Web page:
[PDF] Download DIRTY, LAZY, KETO: Getting Started: How I Lost 140 Pounds — William and Stephanie Laska

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Title: DIRTY, LAZY, KETO: Getting Started: How I Lost 140 Pounds
Author: William and Stephanie Laska
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Book Descriptions : DIRTY, LAZY, KETO: Getting Started: How I Lost 140 Pounds
#1 New Release, #1 Best Seller. Stephanie Laska lost 140 pounds, roughly half of her body weight, by following a ketogenic inspired diet. She figured out the secret to losing weight without the crazy restrictions of a traditional keto diet by following a dirty and lazy version of keto. Stephanie spent most of her adult life in the Morbidly Obese Class III BMI category. Hovering close to 300 pounds, she avoided booths at restaurants and feared not fitting into amusement park rides. “I once hid my jacket over my lap so the flight attendant wouldn’t see that my seatbelt wouldn’t close,� she admits.It wasn’t until a friend suggested she could continue to drink beer while still losing weight that Stephanie decided to “try one last time�. Any diet that included loopholes for having a cold beer might be worth a try, she reflected.Through trial and error, Stephanie learned how eating a low carb, moderate protein, higher fat diet could finally nudge her weight in the right direction. “This is the weirdest diet ever!� went through her mind every time she got on the scale. Coming from an era of eating FruitLoops© washed down with a pitcher of Kool-Aid©, Stephanie was clueless about the metabolic effects of consuming too many carbohydrates. DIRTY, LAZY, KETO explains the unique diet Stephanie followed to achieve her success. Using humor and simple explanations, Stephanie walks the reader through her personal manifesto for weight loss and maintenance, with helpful strategies and food lists to immediately employ.Stephanie has kept her weight off for five years. She left behind a giant dent on the couch to run twelve marathons, two of which earned her a first-place marathon medal. As part of the chosen Clean Start Team, Stephanie even ran the New York City Marathon in 2017 as a sponsored athlete from PowerBar©. Her story even appeared in the international publication, Muscle and Fitness: HERS, Spring 2018. More recently, Costco Connection shared Stephanie s story in an article about the merits of an anti-inflammatory diet (January 2019). She is also quoted in a Reader s Digest article about foods to avoid while on the keto diet (January 2019). Stephanie s hope is that the reader will leave inspired and armed with enough information to get started on their own journey of personalized weight loss success.Let’s discuss the goals of this down and dirty mini-guide. By the end, the reader will be able to:*Partner with your physician to set realistic goals based on your current health*Understand the difference between a DIRTY, LAZY, KETO diet and a Ketogenic Diet*Accurately read a nutrition label and count the net carbs per serving*Confidently shop for ingredients that you need to be successful*Stock your fridge and pantry with appropriate foods for cooking and snacking*Prepare quick and easy meals, drinks, snacks, and desserts that are on plan*Strategize ways to prevent dehydration*Recognize and stop efforts at self-sabotage*Have a long-term plan for healthy, sustainable weight loss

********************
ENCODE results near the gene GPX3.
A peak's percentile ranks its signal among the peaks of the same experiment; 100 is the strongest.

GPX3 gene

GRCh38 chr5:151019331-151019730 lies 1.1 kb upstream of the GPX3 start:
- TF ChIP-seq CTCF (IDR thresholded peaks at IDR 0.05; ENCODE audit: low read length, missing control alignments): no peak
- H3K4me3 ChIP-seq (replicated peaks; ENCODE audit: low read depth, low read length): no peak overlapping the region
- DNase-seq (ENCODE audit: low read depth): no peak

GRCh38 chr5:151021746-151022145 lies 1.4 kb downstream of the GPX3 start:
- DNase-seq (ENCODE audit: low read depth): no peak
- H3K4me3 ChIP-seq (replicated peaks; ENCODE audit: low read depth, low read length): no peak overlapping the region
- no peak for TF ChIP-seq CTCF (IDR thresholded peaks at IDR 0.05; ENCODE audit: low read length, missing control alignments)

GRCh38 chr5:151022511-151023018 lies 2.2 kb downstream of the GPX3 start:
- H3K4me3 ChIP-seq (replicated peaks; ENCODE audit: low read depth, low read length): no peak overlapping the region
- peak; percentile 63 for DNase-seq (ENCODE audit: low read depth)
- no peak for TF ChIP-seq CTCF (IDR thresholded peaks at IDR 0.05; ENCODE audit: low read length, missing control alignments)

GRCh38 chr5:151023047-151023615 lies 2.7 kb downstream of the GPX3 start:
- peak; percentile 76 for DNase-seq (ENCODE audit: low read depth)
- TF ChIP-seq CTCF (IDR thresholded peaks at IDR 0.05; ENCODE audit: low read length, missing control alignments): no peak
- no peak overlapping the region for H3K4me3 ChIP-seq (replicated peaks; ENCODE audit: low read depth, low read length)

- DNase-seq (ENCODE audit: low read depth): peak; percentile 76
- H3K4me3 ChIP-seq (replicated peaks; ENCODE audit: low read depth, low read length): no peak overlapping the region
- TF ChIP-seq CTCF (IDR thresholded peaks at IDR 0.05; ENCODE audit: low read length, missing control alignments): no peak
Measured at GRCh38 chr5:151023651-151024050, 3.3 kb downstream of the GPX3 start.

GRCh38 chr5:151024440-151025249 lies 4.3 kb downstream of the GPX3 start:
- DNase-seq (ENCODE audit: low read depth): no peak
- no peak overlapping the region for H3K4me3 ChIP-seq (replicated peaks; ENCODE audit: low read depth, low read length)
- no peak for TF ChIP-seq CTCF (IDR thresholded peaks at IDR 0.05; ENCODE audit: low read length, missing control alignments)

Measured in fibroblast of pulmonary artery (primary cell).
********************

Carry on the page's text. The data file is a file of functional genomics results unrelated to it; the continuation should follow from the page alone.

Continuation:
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Dirty, Lazy, Keto: Getting Started: How I Lost 140 Pounds by Stephanie Laska: Conversation Starters
Stephanie Laska was a size 26 and weighed almost 300 pounds. Classified as obese III on the BMI scale, she couldn’t find clothes that have her size. Seatbelts didn’t fit her either. Her diets didn’t work and was about to give up dieting altogether when she came across the keto diet. “In my opinion, there are way too many rules and expectations about eating a high-fat diet, a no sugar diet, high protein diet, NSNG or even intermittent fasting. It’s all too confusing and overwhelming.” Her experience proved that she was able to enter ketosis, the “fat burning”, stage, without having to strictly follow the rule book.
Dirty, Lazy Keto is an Amazon #1 bestseller in the diet, nutrition, and self-help categories.
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Have You Heard of Lazy Keto?